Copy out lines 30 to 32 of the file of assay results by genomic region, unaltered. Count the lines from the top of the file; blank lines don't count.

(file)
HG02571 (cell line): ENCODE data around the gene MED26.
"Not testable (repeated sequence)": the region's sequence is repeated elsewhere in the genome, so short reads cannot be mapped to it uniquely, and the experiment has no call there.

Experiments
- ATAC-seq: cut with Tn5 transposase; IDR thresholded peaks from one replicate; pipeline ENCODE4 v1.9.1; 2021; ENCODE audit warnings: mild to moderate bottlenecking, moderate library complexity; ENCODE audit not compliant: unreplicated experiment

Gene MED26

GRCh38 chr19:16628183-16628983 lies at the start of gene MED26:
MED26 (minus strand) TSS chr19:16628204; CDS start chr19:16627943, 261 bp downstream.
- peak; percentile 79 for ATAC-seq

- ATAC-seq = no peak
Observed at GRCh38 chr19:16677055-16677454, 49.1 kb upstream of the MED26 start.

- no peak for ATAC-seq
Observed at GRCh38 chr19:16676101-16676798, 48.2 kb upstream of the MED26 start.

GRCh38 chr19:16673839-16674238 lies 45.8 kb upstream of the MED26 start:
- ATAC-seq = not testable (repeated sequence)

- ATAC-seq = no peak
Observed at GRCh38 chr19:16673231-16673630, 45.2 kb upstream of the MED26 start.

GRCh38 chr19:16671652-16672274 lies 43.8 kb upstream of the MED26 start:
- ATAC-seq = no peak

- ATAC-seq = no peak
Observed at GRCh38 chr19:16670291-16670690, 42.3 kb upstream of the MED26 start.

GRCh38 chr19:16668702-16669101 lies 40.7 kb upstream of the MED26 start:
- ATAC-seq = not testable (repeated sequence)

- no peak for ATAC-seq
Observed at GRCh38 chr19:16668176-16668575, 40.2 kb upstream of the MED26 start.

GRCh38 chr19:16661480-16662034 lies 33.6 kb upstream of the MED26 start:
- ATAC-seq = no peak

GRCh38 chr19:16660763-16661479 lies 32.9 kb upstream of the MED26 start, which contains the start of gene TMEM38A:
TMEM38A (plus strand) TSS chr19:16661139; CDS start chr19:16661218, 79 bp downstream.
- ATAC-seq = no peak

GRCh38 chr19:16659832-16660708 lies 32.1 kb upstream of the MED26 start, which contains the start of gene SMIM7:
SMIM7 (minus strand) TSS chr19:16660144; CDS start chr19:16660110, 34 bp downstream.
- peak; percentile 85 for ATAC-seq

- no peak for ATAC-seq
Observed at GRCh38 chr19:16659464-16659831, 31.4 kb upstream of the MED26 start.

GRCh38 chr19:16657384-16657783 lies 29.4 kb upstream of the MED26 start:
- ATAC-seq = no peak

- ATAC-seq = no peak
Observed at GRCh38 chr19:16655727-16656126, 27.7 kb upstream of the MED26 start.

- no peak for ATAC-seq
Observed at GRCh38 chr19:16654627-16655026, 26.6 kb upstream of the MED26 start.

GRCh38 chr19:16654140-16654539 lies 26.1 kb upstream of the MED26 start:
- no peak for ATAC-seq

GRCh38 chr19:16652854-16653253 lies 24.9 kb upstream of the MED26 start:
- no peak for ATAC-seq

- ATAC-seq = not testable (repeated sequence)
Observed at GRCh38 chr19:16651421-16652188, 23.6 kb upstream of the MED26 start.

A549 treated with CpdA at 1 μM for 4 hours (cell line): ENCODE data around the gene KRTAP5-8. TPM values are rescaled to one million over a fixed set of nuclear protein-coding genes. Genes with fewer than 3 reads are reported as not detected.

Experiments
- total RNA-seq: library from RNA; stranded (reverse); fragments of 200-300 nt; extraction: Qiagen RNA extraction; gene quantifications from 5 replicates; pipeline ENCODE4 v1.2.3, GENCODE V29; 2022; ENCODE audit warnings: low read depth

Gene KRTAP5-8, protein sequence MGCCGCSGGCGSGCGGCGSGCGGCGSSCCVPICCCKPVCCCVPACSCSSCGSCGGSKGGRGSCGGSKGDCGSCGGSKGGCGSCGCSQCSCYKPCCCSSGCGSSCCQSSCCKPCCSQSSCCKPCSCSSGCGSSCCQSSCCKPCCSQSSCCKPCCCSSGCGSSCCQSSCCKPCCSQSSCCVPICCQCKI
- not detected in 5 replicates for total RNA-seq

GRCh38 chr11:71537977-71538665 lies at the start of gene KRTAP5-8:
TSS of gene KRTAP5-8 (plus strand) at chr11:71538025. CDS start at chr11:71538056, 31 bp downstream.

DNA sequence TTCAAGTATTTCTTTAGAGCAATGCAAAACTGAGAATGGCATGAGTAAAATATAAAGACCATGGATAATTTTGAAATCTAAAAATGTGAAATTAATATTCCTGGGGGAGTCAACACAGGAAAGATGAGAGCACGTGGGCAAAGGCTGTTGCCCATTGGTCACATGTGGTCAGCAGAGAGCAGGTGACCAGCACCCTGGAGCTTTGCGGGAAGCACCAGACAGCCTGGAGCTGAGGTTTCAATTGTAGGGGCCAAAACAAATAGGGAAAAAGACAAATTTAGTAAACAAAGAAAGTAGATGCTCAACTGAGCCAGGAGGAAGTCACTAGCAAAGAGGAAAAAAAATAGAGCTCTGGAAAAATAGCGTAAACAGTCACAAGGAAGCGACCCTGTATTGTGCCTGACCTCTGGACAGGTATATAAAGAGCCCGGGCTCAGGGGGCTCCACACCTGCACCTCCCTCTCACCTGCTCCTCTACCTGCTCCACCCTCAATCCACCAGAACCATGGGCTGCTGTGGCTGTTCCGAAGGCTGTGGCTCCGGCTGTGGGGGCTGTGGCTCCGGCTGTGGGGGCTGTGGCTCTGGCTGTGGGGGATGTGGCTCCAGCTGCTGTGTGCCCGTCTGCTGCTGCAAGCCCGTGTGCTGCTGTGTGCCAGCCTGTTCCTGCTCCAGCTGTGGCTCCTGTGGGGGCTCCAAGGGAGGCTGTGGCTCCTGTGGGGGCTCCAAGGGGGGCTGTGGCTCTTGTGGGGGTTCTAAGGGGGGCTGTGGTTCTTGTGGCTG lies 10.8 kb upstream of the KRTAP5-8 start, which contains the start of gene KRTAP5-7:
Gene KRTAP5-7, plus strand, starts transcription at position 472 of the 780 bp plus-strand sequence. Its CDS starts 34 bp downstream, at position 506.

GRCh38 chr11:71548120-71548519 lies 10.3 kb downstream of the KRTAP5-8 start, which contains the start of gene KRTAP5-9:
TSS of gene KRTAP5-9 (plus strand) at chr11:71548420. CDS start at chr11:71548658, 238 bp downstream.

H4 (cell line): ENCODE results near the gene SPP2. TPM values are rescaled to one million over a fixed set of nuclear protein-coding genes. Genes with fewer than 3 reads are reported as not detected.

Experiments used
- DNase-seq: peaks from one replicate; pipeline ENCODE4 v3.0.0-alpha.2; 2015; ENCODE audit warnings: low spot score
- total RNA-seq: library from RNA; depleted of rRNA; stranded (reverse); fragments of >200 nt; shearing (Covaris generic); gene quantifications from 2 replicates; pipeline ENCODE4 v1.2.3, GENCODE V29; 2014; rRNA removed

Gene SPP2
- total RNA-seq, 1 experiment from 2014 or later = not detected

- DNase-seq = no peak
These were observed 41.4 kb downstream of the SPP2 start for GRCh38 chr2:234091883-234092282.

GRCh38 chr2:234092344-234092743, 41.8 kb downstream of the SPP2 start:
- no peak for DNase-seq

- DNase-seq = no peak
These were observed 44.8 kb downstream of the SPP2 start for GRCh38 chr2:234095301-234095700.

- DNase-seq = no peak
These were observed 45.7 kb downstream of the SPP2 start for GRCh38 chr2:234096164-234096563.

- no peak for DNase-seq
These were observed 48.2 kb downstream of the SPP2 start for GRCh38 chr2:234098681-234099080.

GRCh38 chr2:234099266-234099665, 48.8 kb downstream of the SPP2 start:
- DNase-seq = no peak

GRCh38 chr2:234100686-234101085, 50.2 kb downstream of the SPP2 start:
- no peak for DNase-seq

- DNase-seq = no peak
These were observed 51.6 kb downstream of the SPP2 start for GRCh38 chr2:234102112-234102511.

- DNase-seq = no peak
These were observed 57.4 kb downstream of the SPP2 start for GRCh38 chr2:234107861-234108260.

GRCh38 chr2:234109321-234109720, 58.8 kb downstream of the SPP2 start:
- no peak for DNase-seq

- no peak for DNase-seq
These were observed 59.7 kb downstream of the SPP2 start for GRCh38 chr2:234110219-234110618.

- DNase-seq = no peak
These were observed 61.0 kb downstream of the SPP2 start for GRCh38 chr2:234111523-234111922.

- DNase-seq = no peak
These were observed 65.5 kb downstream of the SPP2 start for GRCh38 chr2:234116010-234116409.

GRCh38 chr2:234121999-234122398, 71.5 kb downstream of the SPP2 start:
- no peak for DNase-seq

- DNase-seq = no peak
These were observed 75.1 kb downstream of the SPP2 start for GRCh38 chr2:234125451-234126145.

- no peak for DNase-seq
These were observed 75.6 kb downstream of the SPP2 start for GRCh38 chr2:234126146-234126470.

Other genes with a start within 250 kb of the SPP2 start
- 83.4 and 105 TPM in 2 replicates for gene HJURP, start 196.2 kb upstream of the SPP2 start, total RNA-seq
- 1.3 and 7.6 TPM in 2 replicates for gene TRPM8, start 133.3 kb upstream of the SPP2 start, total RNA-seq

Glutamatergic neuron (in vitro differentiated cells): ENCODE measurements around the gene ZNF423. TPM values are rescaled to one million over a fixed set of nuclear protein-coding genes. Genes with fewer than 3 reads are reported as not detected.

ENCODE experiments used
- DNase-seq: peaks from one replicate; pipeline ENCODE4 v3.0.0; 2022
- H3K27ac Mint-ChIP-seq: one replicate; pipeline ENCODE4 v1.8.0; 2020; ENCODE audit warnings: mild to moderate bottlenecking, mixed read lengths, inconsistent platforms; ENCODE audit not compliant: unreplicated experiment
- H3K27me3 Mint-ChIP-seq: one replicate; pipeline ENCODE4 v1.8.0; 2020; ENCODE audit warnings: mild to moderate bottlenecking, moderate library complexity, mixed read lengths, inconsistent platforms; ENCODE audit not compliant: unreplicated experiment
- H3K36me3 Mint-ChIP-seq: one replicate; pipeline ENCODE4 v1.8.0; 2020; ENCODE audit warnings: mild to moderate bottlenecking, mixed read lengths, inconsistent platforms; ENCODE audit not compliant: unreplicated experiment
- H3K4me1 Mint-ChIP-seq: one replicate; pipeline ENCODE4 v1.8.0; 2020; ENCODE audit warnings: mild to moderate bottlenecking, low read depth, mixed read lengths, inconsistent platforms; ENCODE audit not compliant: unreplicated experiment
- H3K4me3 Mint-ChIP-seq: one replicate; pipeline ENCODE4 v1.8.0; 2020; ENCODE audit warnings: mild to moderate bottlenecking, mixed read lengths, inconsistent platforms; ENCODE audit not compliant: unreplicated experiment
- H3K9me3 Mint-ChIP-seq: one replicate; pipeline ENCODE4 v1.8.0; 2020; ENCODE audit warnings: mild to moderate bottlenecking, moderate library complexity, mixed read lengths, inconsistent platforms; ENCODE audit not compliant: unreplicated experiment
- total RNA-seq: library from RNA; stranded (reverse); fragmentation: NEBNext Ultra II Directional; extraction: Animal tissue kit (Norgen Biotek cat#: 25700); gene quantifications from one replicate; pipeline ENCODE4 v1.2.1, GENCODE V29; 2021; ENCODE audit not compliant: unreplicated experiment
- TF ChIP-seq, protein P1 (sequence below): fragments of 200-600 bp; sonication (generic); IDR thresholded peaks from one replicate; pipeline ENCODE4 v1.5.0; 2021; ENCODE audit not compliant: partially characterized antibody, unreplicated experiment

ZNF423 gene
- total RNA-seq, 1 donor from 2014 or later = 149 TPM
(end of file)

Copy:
GRCh38 chr19:16659832-16660708 lies 32.1 kb upstream of the MED26 start, which contains the start of gene SMIM7:
SMIM7 (minus strand) TSS chr19:16660144; CDS start chr19:16660110, 34 bp downstream.
- peak; percentile 85 for ATAC-seq